Vanishing Habitats

TROPICAL RAINFOREST: A WORLD SURVEY OF OUR MOST VALUABLE AND ENDANGERED HABITAT WITH A BLUEPRINT FOR ITS SURVIVAL. By Arnold Newman, Facts on File, 256 pp., $40

ONE doesn't usually begin a book review by discussing a book's price. But the vital regions that ``Tropical Rainforests'' describes, the devastating assaults these regions face, and the practical steps that anyone can take to help slow those assaults deserve a wider readership than $40 is likely to attract.

Drawing on 25 years of travel to rain forests around the globe, Arnold Newman has put together a visual and factual primer on tropical rain forests. These critical regions of our planet cover only 6 percent of Earth's land mass, yet contain 80 percent of the planet's land-based plant life and up to 90 percent of the planet's species. Since 1940, development pressures have destroyed 40 percent of the tropical rain forests. Unchecked, that pace threatens to eliminate them early in the next century, he warns.

Scientists are concerned about this destruction for several reasons: the impact it has on global climate; the potential benefits to humanity of some of the plant and animal species; and the discouraging prospect that species are becoming extinct before researchers have a chance to discover and study them.

Newman nicely balances explanatory text with charts, graphs, and tables, plus the lush photography that one would expect to develop from lush subjects. The reader is given a Cook's tour of rain forests from the canopy to forest floor and a sober assessment of the effects of helter-skelter development and farming.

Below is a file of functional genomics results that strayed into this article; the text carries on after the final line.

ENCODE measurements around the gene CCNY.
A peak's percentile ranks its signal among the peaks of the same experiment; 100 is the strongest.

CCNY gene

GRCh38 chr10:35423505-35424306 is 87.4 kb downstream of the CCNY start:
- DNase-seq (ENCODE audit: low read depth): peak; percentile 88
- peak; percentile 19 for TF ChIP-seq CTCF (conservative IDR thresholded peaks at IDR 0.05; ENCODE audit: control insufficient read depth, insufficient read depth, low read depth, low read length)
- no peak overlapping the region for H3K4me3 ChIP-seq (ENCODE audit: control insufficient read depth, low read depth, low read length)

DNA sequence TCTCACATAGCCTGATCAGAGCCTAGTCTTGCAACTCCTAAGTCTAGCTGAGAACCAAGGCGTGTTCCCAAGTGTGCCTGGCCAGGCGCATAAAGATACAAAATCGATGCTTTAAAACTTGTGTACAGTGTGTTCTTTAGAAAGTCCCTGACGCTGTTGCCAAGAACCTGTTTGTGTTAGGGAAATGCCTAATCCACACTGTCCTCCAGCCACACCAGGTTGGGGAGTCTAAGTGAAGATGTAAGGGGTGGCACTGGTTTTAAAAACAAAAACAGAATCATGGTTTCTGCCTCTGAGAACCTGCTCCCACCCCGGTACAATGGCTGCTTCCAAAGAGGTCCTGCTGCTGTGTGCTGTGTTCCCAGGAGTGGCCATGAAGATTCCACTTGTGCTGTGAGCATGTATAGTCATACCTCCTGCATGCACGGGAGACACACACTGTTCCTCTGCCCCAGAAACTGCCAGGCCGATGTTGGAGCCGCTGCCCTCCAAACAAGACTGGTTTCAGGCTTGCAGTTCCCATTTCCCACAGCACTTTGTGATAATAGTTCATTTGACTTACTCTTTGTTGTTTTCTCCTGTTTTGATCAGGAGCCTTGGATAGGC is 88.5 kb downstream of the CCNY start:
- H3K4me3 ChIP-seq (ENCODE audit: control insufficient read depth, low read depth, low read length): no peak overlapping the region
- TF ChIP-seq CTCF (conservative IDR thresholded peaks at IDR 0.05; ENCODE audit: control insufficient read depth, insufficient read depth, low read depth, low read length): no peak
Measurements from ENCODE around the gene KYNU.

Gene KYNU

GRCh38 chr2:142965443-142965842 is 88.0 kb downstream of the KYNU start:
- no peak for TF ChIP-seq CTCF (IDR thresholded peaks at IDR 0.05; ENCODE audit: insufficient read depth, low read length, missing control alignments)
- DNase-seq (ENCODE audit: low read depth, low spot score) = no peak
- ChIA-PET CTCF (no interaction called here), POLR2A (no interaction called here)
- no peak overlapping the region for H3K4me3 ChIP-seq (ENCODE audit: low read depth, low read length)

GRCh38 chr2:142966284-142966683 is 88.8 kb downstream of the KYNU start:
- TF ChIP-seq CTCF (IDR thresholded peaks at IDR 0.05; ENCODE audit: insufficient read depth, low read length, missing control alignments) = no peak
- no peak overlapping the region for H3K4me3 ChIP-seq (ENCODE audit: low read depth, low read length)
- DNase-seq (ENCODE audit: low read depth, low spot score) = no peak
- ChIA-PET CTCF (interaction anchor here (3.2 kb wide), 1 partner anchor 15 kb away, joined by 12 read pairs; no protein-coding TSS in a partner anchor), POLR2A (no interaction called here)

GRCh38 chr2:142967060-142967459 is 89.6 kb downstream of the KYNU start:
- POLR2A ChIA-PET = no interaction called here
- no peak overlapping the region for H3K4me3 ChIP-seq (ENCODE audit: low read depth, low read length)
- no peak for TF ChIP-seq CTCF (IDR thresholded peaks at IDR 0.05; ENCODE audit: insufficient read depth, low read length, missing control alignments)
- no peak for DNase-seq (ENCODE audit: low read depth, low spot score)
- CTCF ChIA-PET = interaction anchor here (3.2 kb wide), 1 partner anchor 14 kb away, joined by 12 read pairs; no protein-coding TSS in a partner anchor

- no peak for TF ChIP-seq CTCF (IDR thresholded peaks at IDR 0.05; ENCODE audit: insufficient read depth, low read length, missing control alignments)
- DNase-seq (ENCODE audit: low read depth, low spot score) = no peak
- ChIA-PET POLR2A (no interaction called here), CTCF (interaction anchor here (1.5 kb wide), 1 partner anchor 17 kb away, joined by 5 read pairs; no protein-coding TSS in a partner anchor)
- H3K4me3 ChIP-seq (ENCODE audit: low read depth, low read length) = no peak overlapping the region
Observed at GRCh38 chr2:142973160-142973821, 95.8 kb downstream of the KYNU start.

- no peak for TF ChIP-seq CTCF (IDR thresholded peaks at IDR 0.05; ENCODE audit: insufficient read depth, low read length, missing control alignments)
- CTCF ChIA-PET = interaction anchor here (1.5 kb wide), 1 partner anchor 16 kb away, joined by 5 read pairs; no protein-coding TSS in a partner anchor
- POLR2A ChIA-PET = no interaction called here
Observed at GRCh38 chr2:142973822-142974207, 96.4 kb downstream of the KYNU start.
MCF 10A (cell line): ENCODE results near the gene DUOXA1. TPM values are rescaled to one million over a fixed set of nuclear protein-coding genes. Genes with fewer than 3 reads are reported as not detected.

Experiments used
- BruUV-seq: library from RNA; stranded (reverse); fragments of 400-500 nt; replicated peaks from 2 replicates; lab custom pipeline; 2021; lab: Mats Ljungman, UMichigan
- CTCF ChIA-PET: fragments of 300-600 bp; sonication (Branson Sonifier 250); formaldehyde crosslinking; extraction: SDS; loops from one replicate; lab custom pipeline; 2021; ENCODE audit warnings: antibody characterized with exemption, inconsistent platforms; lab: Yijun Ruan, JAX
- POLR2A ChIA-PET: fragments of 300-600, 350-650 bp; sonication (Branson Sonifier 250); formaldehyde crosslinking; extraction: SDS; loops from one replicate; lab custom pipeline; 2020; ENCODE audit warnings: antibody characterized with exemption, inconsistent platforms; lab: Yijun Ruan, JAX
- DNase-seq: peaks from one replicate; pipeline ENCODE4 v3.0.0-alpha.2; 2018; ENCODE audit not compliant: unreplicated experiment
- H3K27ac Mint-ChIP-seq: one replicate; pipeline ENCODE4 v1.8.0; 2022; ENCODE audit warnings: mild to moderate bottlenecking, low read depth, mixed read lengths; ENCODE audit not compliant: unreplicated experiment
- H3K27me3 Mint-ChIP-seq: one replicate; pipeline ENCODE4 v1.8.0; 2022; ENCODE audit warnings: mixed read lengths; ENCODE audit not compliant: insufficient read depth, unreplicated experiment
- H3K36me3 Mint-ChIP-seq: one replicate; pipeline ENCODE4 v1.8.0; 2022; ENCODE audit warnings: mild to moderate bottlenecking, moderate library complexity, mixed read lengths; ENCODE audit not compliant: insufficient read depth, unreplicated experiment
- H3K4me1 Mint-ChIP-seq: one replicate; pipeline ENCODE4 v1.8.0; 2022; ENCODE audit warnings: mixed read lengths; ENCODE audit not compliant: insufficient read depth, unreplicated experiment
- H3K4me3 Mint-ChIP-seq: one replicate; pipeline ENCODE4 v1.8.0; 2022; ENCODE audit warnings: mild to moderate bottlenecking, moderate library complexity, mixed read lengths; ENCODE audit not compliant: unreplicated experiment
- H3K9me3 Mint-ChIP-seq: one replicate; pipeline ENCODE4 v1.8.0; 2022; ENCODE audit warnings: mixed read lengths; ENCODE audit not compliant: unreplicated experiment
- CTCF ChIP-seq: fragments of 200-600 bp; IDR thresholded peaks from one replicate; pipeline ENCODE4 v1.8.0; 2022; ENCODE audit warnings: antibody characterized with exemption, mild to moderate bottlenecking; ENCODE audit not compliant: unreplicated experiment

Perhaps most useful, the last chapter lays out a ``blueprint for survival,'' which deals with strategies for sustainable agriculture, reforestation, and fisheries. The chapter winds up with an action plan for individuals.

Although the suggestions - write letters, educate yourself on the issue, patronize businesses and buy products that are environmentally responsible - aren't unique to saving rain forests, they bear repeating.

Some of the most practical information for individuals comes in the appendixes. For example, one table describes tropical timbers to avoid in furniture and other items, and their North American alternatives. The book also contains an extensive bibliography for those who wish to deepen their understanding of rain forests.

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